By Kaley Lynch firstname.lastname@example.org
Lockport Union-Sun & Journal
Lockport Union-Sun & Journal — Dr. Andrew Cappuccino was finishing a round of golf on Labor Day weekend this year when he got a call from his friend — and personal doctor.
The call was to tell to come in for a bone marrow biopsy.
“I thought it was a joke at first,” Cappuccino said. “Within 48 hours I was admitted into the hospital to begin chemotherapy.”
Cappuccino was diagnosed with acute myeloid leukemia. The orthopedic spine surgeon, known for treating Buffalo Bills tight end Kevin Everett for his cervical spine injury, was thrown for a loop.
“I’d never been sick a day in my life,” Cappuccino said.
Cappuccino and his wife, Helen, had just dropped their youngest of six children off at NYU to begin college. With all of the kids out of the house, Helen told him it was time to get himself a long overdue physical.
Tests showed that two genetic mutations in Cappuccino’s red blood cells caused the cancer to proliferate, putting him in a lower percentile to be cured. Luckily, one of the Lockport surgeon’s brothers was a perfect match for bone marrow stem cells.
After 5 and a half months of treatments at Roswell Park, there’s an 80 percent chance that Cappuccino’s leukemia has been cured.
Cappuccino’s wife Helen, a surgical oncologist at Roswell Park, was able to be with him both emotionally and physically throughout his ordeal. Since family members are permitted to stay with Roswell patients, Helen’s commute to work became much shorter during her husband’s hospital stay.
“I only had to take the elevator downstairs,” Helen said.
“As well as having the nursing staff, it was reassuring to know that I had a doctor by my side constantly, even though I’m terrified of doctors- Helen included!” Cappuccino joked.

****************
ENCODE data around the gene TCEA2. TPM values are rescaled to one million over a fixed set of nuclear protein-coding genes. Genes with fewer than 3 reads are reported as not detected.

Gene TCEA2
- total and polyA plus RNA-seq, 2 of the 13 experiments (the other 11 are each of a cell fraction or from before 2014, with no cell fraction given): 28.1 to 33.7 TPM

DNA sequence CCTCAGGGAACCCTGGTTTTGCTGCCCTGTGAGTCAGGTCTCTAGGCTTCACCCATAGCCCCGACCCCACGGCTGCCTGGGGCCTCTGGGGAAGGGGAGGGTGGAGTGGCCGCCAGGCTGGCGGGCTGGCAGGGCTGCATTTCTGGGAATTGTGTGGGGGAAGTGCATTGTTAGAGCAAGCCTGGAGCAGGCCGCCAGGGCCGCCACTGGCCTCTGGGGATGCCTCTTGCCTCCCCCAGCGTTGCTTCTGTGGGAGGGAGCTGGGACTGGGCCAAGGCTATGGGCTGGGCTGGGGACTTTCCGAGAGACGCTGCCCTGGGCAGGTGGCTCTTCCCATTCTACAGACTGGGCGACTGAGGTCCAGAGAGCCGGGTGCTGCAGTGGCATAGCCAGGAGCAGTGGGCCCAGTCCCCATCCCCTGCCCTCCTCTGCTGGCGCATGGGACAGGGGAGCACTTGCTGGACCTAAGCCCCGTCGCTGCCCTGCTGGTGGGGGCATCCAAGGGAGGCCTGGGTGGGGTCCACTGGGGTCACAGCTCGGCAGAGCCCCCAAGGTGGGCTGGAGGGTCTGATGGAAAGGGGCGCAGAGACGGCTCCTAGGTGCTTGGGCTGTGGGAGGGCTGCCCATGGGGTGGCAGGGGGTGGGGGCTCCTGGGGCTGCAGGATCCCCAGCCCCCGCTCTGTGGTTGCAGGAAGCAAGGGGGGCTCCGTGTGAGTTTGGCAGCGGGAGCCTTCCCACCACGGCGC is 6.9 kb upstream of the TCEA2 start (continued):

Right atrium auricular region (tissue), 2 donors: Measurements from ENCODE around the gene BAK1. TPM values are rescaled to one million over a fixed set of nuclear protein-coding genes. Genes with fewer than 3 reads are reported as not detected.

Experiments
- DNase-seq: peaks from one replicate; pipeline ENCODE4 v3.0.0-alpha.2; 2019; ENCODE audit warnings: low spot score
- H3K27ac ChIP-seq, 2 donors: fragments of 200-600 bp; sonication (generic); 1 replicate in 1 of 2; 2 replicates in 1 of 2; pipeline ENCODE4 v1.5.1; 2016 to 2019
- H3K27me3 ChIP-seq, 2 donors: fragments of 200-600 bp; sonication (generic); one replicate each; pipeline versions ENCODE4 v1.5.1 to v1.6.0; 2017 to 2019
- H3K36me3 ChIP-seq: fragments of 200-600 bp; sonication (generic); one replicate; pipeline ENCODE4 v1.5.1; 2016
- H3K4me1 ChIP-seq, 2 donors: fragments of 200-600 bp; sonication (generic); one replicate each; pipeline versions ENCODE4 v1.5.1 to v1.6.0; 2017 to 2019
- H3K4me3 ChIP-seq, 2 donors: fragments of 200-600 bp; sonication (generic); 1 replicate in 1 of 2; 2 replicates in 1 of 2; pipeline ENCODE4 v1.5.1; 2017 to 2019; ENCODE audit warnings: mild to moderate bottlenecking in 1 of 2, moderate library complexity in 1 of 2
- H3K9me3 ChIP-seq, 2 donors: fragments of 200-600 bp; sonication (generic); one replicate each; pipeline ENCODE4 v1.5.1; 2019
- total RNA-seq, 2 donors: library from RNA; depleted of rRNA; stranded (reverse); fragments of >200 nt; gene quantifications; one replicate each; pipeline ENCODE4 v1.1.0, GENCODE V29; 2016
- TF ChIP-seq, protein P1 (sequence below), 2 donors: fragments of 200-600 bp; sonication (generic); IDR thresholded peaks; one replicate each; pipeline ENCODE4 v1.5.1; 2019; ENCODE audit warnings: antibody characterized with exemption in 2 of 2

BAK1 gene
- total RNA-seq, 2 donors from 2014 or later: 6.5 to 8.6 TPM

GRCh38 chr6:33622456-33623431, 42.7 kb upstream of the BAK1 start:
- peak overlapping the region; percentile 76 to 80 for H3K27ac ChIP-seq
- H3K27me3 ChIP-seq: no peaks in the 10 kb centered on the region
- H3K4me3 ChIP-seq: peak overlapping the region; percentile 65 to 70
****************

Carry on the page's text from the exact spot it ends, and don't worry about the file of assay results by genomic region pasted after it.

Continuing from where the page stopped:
The stem cells that may have saved Cappuccino’s life may be the future of his career. Prior to his diagnosis, Cappuccino was researching regenerating spinal discs through stem cells.
“When most people think of back surgery, they picture rods and screws,” Cappuccino said. “There are some problems with the spine that surgery can’t fix, but creating a brand new disc could.”
Stem cells are based in the human placenta, bone marrow, and certain lipids in the body. The multi-potential cells can differentiate to become specialized cells as needed.
Cappuccino has been working with Eastern Niagara Hospital on several FDA-approved projects using stem cells in joints of the spine. ENH is one of the only hospitals in the Northeast to offer this procedure.
“Lockport’s hospital is very forward thinking when it comes to doing stem cell research,” Cappuccino said.
During his recovery, Cappuccino caught up on some reading and finished the ‘Breaking Bad’ series. The surgeon says he’s now putting on weight and preparing to return to work at Buffalo Spine Surgery in January.
“I can’t wait to get back,” Cappuccino said. “I’m a bit of a workaholic, and after almost six months it’s going to be great to get back — this is kind of like a second life, a new chance for me.”Contact reporter Kaley Lynch at 439-9222 ext. 6245 or Tweet to @Lynchie17